In just a few weeks, Ralph Otten's yard will be completely covered in leaves. Up until a couple of months ago, he was all set to clean it up using his typical routine of raking them into the street.
But now, that's no longer an option, after a lawsuit forced Jackson to drop its leaf pick-up. A problem for Otten and his neighbors.
"We can't burn them and if we leave them on the grass, then it'll destroy the grass," said Otten.
It's not just yards that will suffer, either. Roger Lyons says wet and frozen leaves can be trouble in his hilly, Essex Heights neighborhood.
"The leaves will be waist deep in the street and they're telling us now, they can't afford to pick them up," said Lyons. "It's a true automotive hazard."
So, what's the solution? The Jackson City Council is voting on one option, next week.
"We will have on the agenda, next Tuesday, five places for five weekends in a row where residents can come and drop off their leaves," said Mayor Martin Griffin.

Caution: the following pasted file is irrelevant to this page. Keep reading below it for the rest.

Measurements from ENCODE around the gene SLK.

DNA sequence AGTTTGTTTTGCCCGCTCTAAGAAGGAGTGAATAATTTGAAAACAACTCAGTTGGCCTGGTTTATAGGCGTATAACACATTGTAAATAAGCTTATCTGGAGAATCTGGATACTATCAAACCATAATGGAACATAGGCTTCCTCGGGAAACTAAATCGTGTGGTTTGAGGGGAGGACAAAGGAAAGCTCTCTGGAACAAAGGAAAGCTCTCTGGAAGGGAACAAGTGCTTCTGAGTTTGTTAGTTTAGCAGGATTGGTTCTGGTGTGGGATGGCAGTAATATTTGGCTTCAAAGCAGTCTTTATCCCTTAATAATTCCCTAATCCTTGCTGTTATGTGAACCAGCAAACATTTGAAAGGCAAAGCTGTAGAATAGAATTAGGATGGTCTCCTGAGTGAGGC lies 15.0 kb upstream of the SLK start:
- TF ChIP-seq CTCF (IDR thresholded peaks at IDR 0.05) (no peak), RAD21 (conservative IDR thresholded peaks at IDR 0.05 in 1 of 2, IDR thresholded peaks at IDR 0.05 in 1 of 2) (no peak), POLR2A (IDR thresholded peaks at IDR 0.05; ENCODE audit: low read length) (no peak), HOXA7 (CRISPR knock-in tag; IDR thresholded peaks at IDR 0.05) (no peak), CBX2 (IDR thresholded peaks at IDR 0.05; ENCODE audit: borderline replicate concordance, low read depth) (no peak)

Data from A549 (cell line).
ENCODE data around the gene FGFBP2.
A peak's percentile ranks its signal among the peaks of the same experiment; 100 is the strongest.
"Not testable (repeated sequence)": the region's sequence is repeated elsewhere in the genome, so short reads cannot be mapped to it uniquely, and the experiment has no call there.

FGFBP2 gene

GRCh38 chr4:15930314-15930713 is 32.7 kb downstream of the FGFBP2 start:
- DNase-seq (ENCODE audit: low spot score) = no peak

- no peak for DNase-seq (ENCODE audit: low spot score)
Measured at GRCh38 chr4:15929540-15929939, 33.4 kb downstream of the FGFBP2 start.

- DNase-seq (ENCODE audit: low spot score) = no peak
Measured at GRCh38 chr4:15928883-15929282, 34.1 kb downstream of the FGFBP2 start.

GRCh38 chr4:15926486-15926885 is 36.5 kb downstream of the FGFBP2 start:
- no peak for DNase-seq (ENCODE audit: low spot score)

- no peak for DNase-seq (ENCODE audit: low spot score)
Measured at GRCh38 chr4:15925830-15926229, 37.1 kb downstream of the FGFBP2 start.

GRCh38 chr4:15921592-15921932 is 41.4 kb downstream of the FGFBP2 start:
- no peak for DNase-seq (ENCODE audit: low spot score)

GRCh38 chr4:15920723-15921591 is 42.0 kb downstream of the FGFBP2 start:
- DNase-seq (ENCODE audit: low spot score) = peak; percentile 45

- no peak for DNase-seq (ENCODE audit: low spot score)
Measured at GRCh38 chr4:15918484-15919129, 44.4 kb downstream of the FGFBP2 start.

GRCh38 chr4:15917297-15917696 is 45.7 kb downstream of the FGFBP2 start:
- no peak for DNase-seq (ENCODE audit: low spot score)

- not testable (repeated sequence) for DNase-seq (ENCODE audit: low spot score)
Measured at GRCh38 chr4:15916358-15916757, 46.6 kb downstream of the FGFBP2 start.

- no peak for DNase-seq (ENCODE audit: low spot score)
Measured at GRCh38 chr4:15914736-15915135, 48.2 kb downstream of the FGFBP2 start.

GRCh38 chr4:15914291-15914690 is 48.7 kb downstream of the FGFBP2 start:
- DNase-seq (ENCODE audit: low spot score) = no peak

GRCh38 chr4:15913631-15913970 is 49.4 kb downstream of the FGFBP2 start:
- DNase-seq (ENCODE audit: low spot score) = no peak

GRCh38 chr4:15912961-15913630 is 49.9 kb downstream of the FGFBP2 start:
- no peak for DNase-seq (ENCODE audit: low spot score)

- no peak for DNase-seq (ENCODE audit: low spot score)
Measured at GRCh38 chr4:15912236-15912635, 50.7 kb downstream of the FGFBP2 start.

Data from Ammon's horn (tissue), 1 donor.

Having fixed locations will safe more than $200,000, according to the mayor. The city will also continue sweeping streets, although less frequently. However, Otten doesn't think the city's solution will be possible for people like him.
"It would take hundreds of bags to get rid of all these leaves and, of course, it would take multiple trips," he said.
If that's the case, Mayor Griffin suggests hiring a private company or see if a trash hauler can take them.
The five proposed locations to be voted on, next Tuesday, are:
Jackson Public Works - 521 Water Street
Nixon Park, Parking Lot - 200 E. North Street
W. Louis Glick Hwy and Blackstone - City Parking Lot
Frost School, East Parking Lot - 1225 S. Wisner
Parkside Middle School - 2400 Fourth Street
Drop-off dates will be, Saturdays: 10/26, 11/2, 11/9, 11/16, 11/23
The Public Works Facility would also take leaves the following Sundays.